There is a different course, however, which a few discover. When faced with curveballs, some men refuse to allow the challenges before them to prevent them from becoming the men they were created to be. Either they have an innate sense of drive and purpose or their frustrations force them to find one. Rather than mindlessly repeating what isn't working, their determination to succeed drives them toward finding a solution. These men choose to grow, and their resolute commitment to improving their lives means they let no obstacle stand in their way. They become determined men.

The man without determination will always remain one-dimensional. He will remain either a singles hitter or a power hitter with a poor batting average. But he will not be both. Meeting the challenges before us requires putting in the time to gain the skills we need, skills that broaden and deepen us.

Conversely, the determined man is a growing man. And such growth begins when we honestly confront our limitations and our failures.


Maybe you are tempted to tap out right now and walk away from the challenge of pursuing the transformation that your employer, family, and friends desperately need. But a more fulfilling, richer, and more adventurous life awaits you. I don't want to see you bail and become another statistic in the decline of manhood in America. I want to challenge you, to call you out so that you live a life of meaning and purpose and glory. Because if you are determined to be alone, you're almost certainly going to fail. All men need to be challenged and called out by others.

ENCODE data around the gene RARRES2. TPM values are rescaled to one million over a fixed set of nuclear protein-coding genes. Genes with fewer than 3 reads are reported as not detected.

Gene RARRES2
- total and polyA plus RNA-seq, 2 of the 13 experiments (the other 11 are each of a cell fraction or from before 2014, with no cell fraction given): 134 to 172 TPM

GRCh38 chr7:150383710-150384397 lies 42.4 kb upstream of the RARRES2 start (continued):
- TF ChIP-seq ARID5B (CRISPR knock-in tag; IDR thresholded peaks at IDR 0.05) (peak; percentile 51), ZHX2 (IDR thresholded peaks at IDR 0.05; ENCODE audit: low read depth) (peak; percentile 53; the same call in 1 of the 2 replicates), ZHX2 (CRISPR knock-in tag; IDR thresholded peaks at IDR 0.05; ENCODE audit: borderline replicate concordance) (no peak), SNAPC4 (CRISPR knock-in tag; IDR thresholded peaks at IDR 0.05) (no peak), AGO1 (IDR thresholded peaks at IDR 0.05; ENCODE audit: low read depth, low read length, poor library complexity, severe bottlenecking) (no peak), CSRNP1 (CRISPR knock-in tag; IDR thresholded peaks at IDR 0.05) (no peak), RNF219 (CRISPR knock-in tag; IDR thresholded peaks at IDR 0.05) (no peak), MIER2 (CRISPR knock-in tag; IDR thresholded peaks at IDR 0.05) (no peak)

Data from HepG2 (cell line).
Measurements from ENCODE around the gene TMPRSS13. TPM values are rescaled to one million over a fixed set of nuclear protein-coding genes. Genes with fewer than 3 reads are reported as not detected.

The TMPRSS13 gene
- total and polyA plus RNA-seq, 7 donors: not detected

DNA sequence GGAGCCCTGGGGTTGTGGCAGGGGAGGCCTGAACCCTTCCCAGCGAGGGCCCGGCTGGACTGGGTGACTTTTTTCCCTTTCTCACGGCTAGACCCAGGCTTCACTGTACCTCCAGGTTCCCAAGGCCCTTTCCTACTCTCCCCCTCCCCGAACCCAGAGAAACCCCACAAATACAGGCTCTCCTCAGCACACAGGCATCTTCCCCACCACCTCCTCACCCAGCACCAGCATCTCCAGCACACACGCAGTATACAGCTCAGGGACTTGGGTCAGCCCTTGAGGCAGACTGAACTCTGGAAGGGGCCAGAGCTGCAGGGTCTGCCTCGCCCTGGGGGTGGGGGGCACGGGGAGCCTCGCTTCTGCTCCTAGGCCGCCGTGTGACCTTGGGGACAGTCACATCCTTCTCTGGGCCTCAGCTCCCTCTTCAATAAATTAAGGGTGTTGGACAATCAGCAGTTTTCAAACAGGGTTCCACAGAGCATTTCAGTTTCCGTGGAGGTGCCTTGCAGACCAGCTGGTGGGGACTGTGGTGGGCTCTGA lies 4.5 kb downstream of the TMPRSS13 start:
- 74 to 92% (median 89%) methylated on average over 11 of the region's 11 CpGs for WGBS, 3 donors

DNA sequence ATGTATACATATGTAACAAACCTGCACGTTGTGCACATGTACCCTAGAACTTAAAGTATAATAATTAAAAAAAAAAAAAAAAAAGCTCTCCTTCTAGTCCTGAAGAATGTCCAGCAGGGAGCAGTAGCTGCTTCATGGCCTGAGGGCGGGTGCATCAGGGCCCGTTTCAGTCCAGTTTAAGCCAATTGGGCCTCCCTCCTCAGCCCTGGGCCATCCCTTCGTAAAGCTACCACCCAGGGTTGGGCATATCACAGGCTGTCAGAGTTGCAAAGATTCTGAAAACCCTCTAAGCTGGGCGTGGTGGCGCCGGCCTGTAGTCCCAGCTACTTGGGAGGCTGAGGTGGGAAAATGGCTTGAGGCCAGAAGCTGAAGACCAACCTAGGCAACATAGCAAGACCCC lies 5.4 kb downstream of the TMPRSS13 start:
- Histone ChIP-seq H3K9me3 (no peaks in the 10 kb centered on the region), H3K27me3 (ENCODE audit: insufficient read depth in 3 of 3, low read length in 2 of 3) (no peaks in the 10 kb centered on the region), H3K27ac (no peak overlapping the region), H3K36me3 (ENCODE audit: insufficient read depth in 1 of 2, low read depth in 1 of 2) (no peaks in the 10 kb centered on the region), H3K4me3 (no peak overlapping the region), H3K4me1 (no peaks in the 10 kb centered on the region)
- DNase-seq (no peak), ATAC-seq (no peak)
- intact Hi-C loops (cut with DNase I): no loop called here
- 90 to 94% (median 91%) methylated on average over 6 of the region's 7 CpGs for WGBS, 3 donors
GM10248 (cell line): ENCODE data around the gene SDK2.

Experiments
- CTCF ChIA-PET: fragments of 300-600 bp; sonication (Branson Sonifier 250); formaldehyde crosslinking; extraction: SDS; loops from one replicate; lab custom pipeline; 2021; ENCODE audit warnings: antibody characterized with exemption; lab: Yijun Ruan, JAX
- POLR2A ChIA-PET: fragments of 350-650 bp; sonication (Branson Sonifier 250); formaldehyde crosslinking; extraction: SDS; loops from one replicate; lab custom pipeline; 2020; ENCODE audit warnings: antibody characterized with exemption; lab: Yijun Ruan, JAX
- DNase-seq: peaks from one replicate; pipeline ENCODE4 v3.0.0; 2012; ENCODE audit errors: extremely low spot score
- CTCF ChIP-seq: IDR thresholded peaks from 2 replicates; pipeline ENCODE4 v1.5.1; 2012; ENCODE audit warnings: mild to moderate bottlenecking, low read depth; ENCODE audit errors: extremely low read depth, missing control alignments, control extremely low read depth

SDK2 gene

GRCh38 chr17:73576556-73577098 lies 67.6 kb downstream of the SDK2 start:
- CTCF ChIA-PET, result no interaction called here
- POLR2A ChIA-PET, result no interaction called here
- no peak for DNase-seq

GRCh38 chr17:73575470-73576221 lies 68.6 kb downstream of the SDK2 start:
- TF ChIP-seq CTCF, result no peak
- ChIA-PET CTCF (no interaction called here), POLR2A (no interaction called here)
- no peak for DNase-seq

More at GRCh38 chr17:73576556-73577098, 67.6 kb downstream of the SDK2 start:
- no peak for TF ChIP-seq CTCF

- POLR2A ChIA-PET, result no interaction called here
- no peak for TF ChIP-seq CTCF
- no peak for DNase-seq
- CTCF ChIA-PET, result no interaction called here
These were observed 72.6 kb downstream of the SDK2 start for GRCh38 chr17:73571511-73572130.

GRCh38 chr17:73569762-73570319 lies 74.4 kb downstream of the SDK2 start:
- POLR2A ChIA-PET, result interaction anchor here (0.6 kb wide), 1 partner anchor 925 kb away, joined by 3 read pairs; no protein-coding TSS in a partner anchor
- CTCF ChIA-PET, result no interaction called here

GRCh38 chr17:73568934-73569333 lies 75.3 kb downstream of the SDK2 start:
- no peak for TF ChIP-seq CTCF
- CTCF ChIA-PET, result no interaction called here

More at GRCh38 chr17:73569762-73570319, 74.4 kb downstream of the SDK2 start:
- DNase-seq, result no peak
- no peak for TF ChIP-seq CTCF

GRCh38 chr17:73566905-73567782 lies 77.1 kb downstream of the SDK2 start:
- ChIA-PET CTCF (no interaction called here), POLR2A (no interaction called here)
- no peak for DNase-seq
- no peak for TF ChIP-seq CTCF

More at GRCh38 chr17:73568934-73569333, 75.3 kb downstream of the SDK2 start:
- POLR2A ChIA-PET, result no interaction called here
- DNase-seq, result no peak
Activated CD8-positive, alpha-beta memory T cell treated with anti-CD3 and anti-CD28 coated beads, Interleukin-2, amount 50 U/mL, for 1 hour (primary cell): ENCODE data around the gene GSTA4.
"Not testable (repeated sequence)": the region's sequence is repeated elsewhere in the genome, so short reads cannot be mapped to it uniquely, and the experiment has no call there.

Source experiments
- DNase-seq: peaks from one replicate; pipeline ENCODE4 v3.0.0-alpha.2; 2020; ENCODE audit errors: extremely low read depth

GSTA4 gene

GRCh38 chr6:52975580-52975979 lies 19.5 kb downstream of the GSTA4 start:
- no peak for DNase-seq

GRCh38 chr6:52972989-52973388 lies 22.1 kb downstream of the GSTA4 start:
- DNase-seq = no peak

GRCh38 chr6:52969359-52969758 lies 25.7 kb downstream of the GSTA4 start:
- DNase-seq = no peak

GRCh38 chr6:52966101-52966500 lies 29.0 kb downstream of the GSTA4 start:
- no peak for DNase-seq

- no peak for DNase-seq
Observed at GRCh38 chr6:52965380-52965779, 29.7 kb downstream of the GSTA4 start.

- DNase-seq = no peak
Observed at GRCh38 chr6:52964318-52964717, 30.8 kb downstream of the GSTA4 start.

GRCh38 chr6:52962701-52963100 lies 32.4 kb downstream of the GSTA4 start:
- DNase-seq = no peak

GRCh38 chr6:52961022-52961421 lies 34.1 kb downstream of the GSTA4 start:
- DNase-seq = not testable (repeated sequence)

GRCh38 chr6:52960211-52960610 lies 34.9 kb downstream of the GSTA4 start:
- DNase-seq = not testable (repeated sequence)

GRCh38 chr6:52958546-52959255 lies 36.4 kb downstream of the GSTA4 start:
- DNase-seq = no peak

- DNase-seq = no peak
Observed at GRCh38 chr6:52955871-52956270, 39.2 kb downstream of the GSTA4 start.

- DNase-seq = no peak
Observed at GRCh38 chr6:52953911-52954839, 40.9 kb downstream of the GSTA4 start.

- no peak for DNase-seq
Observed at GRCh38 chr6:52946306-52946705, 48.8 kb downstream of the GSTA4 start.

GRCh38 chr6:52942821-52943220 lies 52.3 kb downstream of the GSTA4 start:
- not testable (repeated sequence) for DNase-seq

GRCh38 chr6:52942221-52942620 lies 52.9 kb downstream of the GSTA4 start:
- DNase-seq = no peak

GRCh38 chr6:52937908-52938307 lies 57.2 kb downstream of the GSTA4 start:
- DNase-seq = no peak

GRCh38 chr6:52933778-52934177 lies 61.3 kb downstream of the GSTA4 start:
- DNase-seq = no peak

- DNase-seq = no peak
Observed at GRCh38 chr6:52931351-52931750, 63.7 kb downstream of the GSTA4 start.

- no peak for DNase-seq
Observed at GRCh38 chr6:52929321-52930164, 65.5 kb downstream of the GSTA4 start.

You may be thinking, You just don't understand how hard parts of my life are. That's precisely the point. Life is hard. The world isn't what it should be. People are broken, and we all know it. Becoming a determined man doesn't mean you have to ignore pain. It means replacing casual effort with supernatural strength to persevere in the midst of uncomfortable circumstances. Determination isn't always about succeeding. Sometimes determination means simply surviving, pressing on in the face of what feels like insurmountable obstacles. But as men, we need to realize that our friends and families depend on us to become all we are called to be.

Remember the story my dad told me about the green beans? He had a choice to access supernatural strength in dealing with me. Though my sisters and mother made it difficult for him to lead well, he could have adjusted. He could have engaged me personally and attempted to train me in my eating habits. Instead, he ignored me. My existence, even when he tried to ignore it, reminded him of his lack of resources and doubtlessly aroused feelings of powerlessness and uncertainty. Dad had an opportunity to jump in the deep end of the parenting pool, but he played it safe and chose to splash around in the shallows.